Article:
Iuture. While measuring the costs and beneIits oI a capital expenditure proposal, you must bear in mind the
Iollowing guidelines:
1. Focus on cash Ilows: Costs and beneIits must be measured in terms oI cash Ilows. Costs are cash outIlows
and beneIits are cash inIlows. Cash Ilows matter because they represent the purchasing power. Since accounting
Iigures are based on the accrual principle, they have to be adiusted to derive the cash Ilows. For example,
depreciation and other non cash charges, which are deducted in computing proIits Irom the accounting point oI
view, have to be added back as they do not entail cash outIlows.
Estimate cash inIlows on a post-tax basis. Some Iirms look at pre-tax cash Ilows and, to compensate that, apply
a discount rate greater than the cost oI the capital. However, there is no reliable basis Ior making such
adiustments.
2. Consider all incidental eIIects: In addition to its direct cash Ilows, a proiect may have incidental eIIects on
the rest oI the Iirm. It may enhance the proIitability oI some oI the existing activities oI the Iirm as it has a
MaheshŴ8S8LC
23

complementary relationship with them or it may detract Irom the proIitability oI some oI the existing activities
as it has a competitive relationship with them all these must be taken into account.
3. Ignore sunk costs: Sunk costs represent past outlays that cannot be recovered and hence, are not relevant Ior
new investment decisions.
4. Include opportunity cost: II a proiect requires the use oI some resources already available with a Iirm, the
opportunity cost oI the resources should be charged to the proiect. The opportunity cost oI a resource is the
value oI net cash Ilows that can be derived Irom it iI it were put to its best alternative use.
5. Networking capital: Apart Irom investment in Iixed assets like land, machinery, building and technical know
how, a proiect also requires investment in current assets like cash receivables (debtors), and inventories. A
portion oI current assets is supported by non interest bearing current liabilities accounts payable (creditors) and
provisions. The diIIerence between current assets and non interest bearing current liabilities is the net working
capital. It is Iinanced by equity, preIerence and debt.

Components of Cash Flow Stream:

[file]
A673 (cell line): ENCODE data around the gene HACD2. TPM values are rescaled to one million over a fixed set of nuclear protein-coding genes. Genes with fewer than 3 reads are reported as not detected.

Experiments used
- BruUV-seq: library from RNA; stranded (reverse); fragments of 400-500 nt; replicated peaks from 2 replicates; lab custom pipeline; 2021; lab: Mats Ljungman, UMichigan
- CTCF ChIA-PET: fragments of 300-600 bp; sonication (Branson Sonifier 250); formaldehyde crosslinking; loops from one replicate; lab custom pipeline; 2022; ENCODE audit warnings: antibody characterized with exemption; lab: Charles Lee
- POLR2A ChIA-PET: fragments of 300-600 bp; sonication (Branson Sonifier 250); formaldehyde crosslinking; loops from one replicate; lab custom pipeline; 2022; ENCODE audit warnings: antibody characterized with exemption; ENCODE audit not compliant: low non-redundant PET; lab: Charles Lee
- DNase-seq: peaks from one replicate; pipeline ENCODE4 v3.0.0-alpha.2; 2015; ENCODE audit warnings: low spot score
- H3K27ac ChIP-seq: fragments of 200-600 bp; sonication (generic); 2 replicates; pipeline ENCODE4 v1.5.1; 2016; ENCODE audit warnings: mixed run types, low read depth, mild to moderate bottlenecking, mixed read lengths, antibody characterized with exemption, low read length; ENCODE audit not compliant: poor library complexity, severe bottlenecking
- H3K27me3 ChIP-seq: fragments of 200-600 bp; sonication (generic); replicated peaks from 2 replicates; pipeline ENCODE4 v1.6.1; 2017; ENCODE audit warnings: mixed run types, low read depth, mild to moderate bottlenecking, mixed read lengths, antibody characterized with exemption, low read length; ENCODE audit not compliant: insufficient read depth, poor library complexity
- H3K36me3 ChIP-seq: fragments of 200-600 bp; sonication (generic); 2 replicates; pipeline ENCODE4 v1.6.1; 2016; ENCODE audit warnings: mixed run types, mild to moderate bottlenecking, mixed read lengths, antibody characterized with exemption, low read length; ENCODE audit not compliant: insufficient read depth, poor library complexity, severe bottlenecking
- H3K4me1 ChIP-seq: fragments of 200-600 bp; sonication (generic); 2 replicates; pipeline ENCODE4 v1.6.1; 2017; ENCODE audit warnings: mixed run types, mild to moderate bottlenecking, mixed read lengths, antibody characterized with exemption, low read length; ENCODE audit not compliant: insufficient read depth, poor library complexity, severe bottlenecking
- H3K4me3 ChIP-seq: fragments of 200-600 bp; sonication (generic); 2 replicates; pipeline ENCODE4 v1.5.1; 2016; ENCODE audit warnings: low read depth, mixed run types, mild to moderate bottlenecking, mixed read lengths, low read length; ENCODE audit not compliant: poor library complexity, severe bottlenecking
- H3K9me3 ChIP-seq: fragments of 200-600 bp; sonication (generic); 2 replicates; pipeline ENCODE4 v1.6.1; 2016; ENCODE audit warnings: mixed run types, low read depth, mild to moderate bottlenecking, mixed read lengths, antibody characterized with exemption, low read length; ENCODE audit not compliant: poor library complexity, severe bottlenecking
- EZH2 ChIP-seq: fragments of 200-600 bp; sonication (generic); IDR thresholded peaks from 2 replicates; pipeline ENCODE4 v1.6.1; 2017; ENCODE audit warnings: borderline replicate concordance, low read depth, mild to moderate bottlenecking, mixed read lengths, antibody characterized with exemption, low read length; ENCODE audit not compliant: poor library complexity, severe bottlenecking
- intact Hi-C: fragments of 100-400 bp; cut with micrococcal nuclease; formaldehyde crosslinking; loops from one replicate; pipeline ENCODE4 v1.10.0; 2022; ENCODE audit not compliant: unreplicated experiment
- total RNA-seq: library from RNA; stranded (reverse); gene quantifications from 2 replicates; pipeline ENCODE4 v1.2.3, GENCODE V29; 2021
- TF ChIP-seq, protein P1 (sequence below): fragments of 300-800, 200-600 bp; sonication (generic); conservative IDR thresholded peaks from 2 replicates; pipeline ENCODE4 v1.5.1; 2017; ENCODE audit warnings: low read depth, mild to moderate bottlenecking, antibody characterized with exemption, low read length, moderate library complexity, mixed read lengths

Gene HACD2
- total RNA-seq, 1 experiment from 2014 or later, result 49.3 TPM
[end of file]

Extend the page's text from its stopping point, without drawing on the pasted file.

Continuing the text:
The cash Ilows stream oI a proiect may be divided into three parts as Iollows:

Initial Outlay: These represent the cash outIlows associated with investment in various proiect components.
Initial outlay ÷ Outlay on Iixed assets ¹ Outlay on net working capital

Operational Flow: These are cash inIlows expected during the operational phase oI the proiect.
Operational Ilow ÷ !roIit ¹ Depreciation Tax

Terminal Flow: Cash Ilows expected Irom the disposal oI assets when the proiect is terminated are reIerred to as
terminal Ilows.

Terminal Ilow ÷ !ost tax salvage value oI Iixed asset ¹ !ost tax salvage value oI net working capital

pproaches for #econciliation

The conIlicts in proiect rankings may arise because oI size disparity, time disparity and liIe disparity.

Size Disparity
A source oI ranking conIlict may be the disparity in the size oI initial outlays. Such conIlicts may arise mainly
because N!' represents an absolute magnitude whereas the IRR is a relative measure. The resolution oI
conIlict depends on the Iollowing circumstances oI the Iirm.
1. II the Iirm has enough Iunds available to it at a given cost oI capital, a proiect with bigger size is preIerable as
it contributes more to the N!' oI the Iirm.
2. II the Iirm has limited availability oI the Iunds and acceptance oI big sized proiect means the reiection oI
some other proiects, then the N!' oI big proiect must be compared with the sum oI N!' oI other proiects and
alternative with higher N!' is to be accepted.

Time Disparity
!roiects may diIIer with respect to the sequence oI the pattern oI cash inIlows associated with that and such
time disparities oI cash inIlows may lead to conIlicts in ranking.
This conIlict can be resolved by deIining the reinvestment rates that are applicable to cash Ilow and calculation
modiIied versions oI N!' and IRR. This method is known as terminal value method and it involves the
Iollowing two steps.

MaheshŴ8S8LC
24

Life Disparity

In some cases the mutually exclusive alternatives have varying times and it may lead to conIlict in rankings.
One approach to resolve this conIlict is by comparing the alternatives on the basis oI their UniIorm Annual